Tony’s Weblog

ASP.NET, MVC, AJAX, SilverLight, C#, WCF Web Service, SQL 2005 and other interesting stuff.

How to Delete Dups from Table

Posted by Tony on August 4, 2008

How to Identify and Delete Duplicate SQL Server Records

/*****************************

*****************
Example of a complex duplicate data delete script.
**********************************************/

/**********************************************
Set up test environment
**********************************************/
SET NOCOUNT ON

–Create test table
IF OBJECT_ID(‘tDupData’) IS NOT NULL
DROP TABLE tDupData
GO

CREATE TABLE tDupData
(
lngCompanyID INTEGER
,strCompanyName VARCHAR(20)
,strAddress VARCHAR(10)
,dtmModified DATETIME
)

–Create test data
INSERT INTO tDupData VALUES (1,’CompanyOne’,’Address1′,’01/15/2003′)
INSERT INTO tDupData VALUES (2,’CompanyTwo’,’Address2′,’01/15/2003′)
INSERT INTO tDupData VALUES (3,’CompanyThree’,’Address3′,’01/15/2003′)
INSERT INTO tDupData VALUES (1,’CompanyOne’,’Address1′,’01/15/2003′)
— Simple Dup Data and complex dup data
INSERT INTO tDupData VALUES (2,’CompanyTwo’,’Address’,’01/16/2003′)
— complex dup data
INSERT INTO tDupData VALUES (3,’CompanyThree’,’Address’,’01/16/2003′)
— complex dup data
GO

/**********************************************
Finish set up
**********************************************/

/**********************************************
Complex duplicate data
**********************************************/

–Clean table out to include only one row per company
–Create temp table to hold duplicate data
CREATE TABLE #tempduplicatedata
(
lngCompanyID INTEGER
,strCompanyName VARCHAR(20)
,strAddress VARCHAR(10)
,dtmModified DATETIME
)

–Clean out simple duplicate data first
–Identify and save dup data into temp table
INSERT INTO #tempduplicatedata
SELECT * FROM tDupData
GROUP BY lngCompanyID,strCompanyName,strAddress, dtmModified
HAVING COUNT(*) > 1

–Confirm number of dup rows
SELECT @@ROWCOUNT AS ‘Number of Duplicate Rows’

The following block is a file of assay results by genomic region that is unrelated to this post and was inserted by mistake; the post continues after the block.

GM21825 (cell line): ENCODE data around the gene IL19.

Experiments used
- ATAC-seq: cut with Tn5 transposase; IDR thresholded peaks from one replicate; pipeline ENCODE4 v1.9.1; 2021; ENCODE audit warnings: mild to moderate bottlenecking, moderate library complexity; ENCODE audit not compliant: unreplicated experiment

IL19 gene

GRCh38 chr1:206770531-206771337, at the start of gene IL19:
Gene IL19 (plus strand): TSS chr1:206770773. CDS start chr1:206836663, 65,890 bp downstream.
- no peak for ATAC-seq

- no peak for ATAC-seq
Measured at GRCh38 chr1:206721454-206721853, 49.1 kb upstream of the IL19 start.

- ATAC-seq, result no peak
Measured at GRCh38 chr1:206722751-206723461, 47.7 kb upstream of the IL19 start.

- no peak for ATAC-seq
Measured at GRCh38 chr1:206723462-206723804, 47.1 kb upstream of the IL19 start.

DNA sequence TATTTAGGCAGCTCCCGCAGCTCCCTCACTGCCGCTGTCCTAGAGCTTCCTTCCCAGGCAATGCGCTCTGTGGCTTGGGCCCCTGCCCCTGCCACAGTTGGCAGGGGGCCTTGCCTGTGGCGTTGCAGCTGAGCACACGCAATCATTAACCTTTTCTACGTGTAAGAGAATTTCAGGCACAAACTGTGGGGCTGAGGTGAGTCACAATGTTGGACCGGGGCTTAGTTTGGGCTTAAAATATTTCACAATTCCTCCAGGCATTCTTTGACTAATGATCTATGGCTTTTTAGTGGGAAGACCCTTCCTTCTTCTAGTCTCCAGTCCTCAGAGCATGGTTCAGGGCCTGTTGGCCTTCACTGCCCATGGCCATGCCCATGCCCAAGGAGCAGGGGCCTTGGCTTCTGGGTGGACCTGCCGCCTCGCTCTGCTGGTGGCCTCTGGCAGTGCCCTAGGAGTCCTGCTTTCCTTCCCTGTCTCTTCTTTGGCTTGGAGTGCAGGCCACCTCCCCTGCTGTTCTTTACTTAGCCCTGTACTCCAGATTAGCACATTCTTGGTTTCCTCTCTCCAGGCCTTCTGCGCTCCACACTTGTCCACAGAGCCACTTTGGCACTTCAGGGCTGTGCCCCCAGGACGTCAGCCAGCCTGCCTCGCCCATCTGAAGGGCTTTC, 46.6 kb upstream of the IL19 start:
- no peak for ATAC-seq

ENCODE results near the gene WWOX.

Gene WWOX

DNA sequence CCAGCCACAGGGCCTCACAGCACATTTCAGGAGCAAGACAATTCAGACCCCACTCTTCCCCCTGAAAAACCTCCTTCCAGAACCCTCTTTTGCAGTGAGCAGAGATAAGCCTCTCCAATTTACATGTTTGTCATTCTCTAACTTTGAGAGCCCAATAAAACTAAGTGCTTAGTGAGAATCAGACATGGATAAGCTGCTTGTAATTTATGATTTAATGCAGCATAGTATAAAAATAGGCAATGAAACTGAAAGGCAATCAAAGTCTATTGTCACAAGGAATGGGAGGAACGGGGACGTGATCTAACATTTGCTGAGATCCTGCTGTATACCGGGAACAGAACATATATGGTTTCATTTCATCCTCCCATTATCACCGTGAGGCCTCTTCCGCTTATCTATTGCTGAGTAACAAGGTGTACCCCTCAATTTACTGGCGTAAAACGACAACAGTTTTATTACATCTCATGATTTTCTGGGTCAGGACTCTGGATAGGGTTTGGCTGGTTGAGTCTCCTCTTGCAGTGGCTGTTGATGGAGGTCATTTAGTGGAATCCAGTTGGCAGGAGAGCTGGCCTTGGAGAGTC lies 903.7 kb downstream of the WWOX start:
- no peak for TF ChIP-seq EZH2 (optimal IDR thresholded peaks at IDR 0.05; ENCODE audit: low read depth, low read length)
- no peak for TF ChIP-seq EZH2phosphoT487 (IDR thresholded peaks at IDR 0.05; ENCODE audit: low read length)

–Delete dup from original table
DELETE FROM tDupData
FROM tDupData
INNER JOIN #tempduplicatedata
ON  tDupData.lngCompanyID = #tempduplicatedata.lngCompanyID
AND tDupData.strCompanyName = #tempduplicatedata.strCompanyName
AND tDupData.strAddress = #tempduplicatedata.strAddress
AND tDupData.dtmModified = #tempduplicatedata.dtmModified

–Insert the delete data back
INSERT INTO tDupData
SELECT * FROM #tempduplicatedata

–Check for dup data.
SELECT * FROM tDupData
GROUP BY lngCompanyID,strCompanyName,strAddress,dtmModified
HAVING COUNT(*) > 1

–Clean out temp table
TRUNCATE TABLE #tempduplicatedata

–Identify and save dup data into temp table
INSERT INTO #tempduplicatedata (lngCompanyID,strCompanyName)
SELECT lngCompanyID,strCompanyName FROM tDupData
GROUP BY lngCompanyID,strCompanyName
HAVING COUNT(*) > 1

–Confirm number of dup rows
SELECT @@ROWCOUNT AS ‘Number of Duplicate Rows’

–Update temp table to add strAddress and dtmModified
UPDATE #tempduplicatedata
SET strAddress = tDupData.strAddress
,dtmModified = tDupData.dtmModified
FROM #tempduplicatedata
INNER JOIN tDupData
ON #tempduplicatedata.lngCompanyID = tDupData.lngCompanyID
AND #tempduplicatedata.strCompanyName = tDupData.strCompanyName

–Delete dup from original table
DELETE FROM tDupData
FROM tDupData
INNER JOIN #tempduplicatedata
ON  tDupData.lngCompanyID = #tempduplicatedata.lngCompanyID
AND tDupData.strCompanyName = #tempduplicatedata.strCompanyName
AND tDupData.strAddress = #tempduplicatedata.strAddress
AND tDupData.dtmModified = #tempduplicatedata.dtmModified

–Verify original table only has three rows of data
SELECT * FROM tDupData

–Drop temp table
DROP TABLE #tempduplicatedata

–drop test table
IF OBJECT_ID(‘tDupData’) IS NOT NULL
DROP TABLE tDupData
GO

This is a little more complicated than the simple duplicate data delete script, but easy to figure out once you see it. A word of caution here, you should investigate any child tables before you delete data from a table in order to prevent creating orphan rows. You can ether delete the data from the child tables first or update them to reflect the identity key value of the data row in the main table you are going to keep. The choice will be determined by your situation and any operating standards you may have.

While having to clean up duplicate data is not something you should have to do every day, the processes you learn from playing with these two scripts should give you a starting point the next time you find duplicate information in your database.

Advertisements

Leave a Reply

Please log in using one of these methods to post your comment:

WordPress.com Logo

You are commenting using your WordPress.com account. Log Out / Change )

Twitter picture

You are commenting using your Twitter account. Log Out / Change )

Facebook photo

You are commenting using your Facebook account. Log Out / Change )

Google+ photo

You are commenting using your Google+ account. Log Out / Change )

Connecting to %s

 
%d bloggers like this: